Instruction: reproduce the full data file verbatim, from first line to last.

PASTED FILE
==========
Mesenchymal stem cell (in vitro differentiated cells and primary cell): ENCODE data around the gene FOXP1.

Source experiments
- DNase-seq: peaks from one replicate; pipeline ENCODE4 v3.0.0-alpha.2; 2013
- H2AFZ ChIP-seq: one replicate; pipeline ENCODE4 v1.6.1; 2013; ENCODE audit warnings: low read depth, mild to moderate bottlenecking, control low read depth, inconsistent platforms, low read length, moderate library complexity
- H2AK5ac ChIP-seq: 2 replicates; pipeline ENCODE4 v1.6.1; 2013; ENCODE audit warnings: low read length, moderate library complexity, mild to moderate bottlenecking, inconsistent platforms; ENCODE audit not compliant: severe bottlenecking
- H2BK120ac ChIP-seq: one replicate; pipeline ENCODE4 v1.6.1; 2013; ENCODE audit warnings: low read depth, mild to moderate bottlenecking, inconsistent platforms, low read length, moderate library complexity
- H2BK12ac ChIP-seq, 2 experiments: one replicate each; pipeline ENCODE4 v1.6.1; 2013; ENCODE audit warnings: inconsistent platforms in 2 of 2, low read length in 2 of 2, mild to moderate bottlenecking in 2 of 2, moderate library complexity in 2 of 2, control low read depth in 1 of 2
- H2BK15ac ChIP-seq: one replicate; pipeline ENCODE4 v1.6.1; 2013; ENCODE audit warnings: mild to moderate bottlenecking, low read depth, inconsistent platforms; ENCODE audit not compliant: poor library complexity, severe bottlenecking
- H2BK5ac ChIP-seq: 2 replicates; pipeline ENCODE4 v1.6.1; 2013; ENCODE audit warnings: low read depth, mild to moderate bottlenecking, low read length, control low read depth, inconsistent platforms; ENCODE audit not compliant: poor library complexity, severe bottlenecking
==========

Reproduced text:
Mesenchymal stem cell (in vitro differentiated cells and primary cell): ENCODE data around the gene FOXP1.

Source experiments
- DNase-seq: peaks from one replicate; pipeline ENCODE4 v3.0.0-alpha.2; 2013
- H2AFZ ChIP-seq: one replicate; pipeline ENCODE4 v1.6.1; 2013; ENCODE audit warnings: low read depth, mild to moderate bottlenecking, control low read depth, inconsistent platforms, low read length, moderate library complexity
- H2AK5ac ChIP-seq: 2 replicates; pipeline ENCODE4 v1.6.1; 2013; ENCODE audit warnings: low read length, moderate library complexity, mild to moderate bottlenecking, inconsistent platforms; ENCODE audit not compliant: severe bottlenecking
- H2BK120ac ChIP-seq: one replicate; pipeline ENCODE4 v1.6.1; 2013; ENCODE audit warnings: low read depth, mild to moderate bottlenecking, inconsistent platforms, low read length, moderate library complexity
- H2BK12ac ChIP-seq, 2 experiments: one replicate each; pipeline ENCODE4 v1.6.1; 2013; ENCODE audit warnings: inconsistent platforms in 2 of 2, low read length in 2 of 2, mild to moderate bottlenecking in 2 of 2, moderate library complexity in 2 of 2, control low read depth in 1 of 2
- H2BK15ac ChIP-seq: one replicate; pipeline ENCODE4 v1.6.1; 2013; ENCODE audit warnings: mild to moderate bottlenecking, low read depth, inconsistent platforms; ENCODE audit not compliant: poor library complexity, severe bottlenecking
- H2BK5ac ChIP-seq: 2 replicates; pipeline ENCODE4 v1.6.1; 2013; ENCODE audit warnings: low read depth, mild to moderate bottlenecking, low read length, control low read depth, inconsistent platforms; ENCODE audit not compliant: poor library complexity, severe bottlenecking